Celebrating Cinema in Rome

Celebrating Cinema in Rome

Countless films have depended on Rome as a backdrop for narratives that just wouldn’t fit anywhere else in the world, and the city has borne and fostered some of the world’s most renowned filmmakers.  Today, Rome celebrates the art of film through top-notch festivals catering to every audience and covering every genre, from blockbuster to avant-garde.

Any tourist’s Picasa album is a testament to Rome’s uncannily photogenic quality, but beyond that, the Eternal City has a rich and diverse film heritage. Roman productions wowed the world as far back as 1910’s The Fall of Troy, but things got really serious in the ‘40s when dogmatically liberated filmmakers shot their textbook-destined slices of life in the dusty Roman streets, forming the massively influential Italian Neo-Realism movement.  In subsequent and surrounding decades, Rome played a major part in the lives and films of a slew of innovative filmmakers, not least the irreproachable Federico Fellini, whose early work on Rome, Open City elevated the city’s status from backdrop to central character.  Later, the director’s opus (well, one of many) La Dolce Vita is as much an ode to Rome’s architecture as to the idle ennui of celebrity.  Hollywood, apparently jealous of the authenticity and timeless beauty of Roman streets, joined the action in 1953 with Roman Holiday, and Americans haven’t left the city alone since.

Paparazzo’s tiny Alfa Romeo has been garaged for half a century, but present-day Rome is still a haven for filmmakers and aficionados.  In the summer months, you’ll find a multitude of free screenings around the city where you can passively absorb Rome’s celluloid image while ensconced in its unflaggingly photogenic spaces.  For the not-so-passive spectator, Rome also hosts two important festivals that bring together modern filmmakers, critics and audiences from around the world to show that Rome is still a major player in the Seventh Art.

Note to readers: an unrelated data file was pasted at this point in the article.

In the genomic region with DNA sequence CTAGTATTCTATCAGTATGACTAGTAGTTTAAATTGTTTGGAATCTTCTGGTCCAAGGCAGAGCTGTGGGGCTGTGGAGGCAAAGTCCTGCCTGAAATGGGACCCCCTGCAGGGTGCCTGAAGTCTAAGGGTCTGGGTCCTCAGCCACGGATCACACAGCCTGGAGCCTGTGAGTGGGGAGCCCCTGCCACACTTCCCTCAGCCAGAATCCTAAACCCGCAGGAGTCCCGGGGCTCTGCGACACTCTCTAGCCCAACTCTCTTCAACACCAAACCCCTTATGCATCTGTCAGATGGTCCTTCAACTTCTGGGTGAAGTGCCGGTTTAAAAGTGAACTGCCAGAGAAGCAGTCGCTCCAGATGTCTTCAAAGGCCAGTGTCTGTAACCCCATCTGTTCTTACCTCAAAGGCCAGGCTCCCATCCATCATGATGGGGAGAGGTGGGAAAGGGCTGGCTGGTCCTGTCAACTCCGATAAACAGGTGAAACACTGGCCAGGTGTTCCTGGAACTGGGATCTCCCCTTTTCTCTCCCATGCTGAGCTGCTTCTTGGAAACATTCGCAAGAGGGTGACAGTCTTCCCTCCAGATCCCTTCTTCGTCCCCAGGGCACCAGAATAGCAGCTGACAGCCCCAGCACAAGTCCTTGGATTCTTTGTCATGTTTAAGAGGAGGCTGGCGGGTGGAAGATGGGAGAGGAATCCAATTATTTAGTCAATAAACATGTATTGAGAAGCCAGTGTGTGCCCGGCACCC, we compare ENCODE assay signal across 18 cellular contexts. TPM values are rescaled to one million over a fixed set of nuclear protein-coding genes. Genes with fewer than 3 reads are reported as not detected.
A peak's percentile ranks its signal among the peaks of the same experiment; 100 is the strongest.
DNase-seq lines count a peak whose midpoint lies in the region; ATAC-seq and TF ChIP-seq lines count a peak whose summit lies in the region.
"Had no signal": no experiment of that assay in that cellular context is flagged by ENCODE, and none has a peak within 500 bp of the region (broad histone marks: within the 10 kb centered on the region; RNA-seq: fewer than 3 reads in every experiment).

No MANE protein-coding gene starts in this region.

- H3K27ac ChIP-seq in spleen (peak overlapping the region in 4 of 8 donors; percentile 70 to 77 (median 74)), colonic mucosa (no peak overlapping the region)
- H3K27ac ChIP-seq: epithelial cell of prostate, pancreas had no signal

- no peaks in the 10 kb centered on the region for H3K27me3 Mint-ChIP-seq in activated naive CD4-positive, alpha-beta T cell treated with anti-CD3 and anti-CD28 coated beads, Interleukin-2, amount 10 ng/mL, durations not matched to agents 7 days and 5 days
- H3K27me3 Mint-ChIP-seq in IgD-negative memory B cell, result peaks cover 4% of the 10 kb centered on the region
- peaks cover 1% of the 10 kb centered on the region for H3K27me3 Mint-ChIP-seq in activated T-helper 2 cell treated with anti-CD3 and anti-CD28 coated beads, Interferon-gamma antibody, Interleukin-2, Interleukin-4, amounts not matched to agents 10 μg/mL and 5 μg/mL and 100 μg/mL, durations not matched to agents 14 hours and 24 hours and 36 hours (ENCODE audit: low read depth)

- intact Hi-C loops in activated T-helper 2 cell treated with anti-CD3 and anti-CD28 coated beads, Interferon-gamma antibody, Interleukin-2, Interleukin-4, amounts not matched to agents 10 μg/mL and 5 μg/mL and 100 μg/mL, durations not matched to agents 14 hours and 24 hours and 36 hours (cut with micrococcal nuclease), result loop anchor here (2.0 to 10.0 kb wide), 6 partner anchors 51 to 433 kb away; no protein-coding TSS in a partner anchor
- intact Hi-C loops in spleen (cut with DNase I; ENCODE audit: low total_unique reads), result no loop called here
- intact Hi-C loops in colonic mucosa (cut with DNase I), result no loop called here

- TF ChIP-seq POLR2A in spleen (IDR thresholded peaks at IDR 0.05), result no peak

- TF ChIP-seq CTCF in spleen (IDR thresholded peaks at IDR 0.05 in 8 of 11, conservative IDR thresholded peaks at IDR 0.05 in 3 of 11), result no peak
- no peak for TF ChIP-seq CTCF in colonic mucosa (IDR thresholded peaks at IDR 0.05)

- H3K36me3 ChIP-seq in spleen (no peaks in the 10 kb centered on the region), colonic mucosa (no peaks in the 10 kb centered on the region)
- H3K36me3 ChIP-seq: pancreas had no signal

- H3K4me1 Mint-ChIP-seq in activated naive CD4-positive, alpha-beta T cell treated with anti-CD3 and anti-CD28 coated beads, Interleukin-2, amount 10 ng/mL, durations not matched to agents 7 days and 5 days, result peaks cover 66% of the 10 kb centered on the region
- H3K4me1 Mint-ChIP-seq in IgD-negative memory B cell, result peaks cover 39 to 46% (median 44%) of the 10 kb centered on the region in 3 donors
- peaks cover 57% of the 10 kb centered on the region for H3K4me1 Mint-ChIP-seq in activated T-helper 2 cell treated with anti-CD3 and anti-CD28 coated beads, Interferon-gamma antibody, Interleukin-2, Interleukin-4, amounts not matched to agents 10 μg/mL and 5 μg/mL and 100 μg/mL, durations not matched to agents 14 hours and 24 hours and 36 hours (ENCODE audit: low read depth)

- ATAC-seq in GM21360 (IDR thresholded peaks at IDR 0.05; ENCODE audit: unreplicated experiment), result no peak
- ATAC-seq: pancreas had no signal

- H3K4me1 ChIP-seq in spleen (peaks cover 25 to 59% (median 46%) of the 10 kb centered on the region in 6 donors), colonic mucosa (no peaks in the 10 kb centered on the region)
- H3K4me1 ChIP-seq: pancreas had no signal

Rome International Film Festival

The Rome International Film Festival is run by the Fondazione Cinema per Roma, whose mission is to promote film in just about any way, and to make sure that Rome gets a piece of the cultural and economic pie.  The festival’s Première program focuses on glossier productions and major stars (Twilight 2 had its Euro premiere here), but CinemaXXI encourages genre-bending experimentation of a high caliber, and Prospettive Italia keeps it real for the home team, presenting only new Italian films. Last year’s big winner and proud owner of the Golden Marc’Aurelio d’Oro Award for Best Film was Larry Clark’s Marfa Girl, an American rumination on art and religion in small-town Texas.

The 8th edition of the Rome International Film Festival will take place November 8-13, 2013 in the Auditoreum Parco della Musica (possibly an inspiration for Beijing’s Bird’s Nest), north of the city center.  Unfortunately, political and economic pressures have the festival’s future in the air, as the new Director struggles to justify his art-over-Hollywood stance and gather enough investment for the show to go on.

Rome Independent Film Festival

RIFF’s motto, “For True Independence,” represents the mission of the organizers in creating a festival focused on quality rather than budget. The festival proudly repels corporate sponsorship and mass-market-oriented films, instead working to further the careers of promising independent filmmakers by offering exposure and prestige for imaginative, original work.  RIFF has an international scope, and filmmakers from anywhere are eligible for their top prize. A number of prize categories are also Italian-specific, so they’re doing their part to encourage new Italian filmmakers to live up to the past.  The two top prizes include distribution deals, which is much more practical for indie filmmakers than any gold-plated paperweight.

The Rome Independent Film Festival takes place in April at the Nuovo Cinema Aquila in Southeast Rome.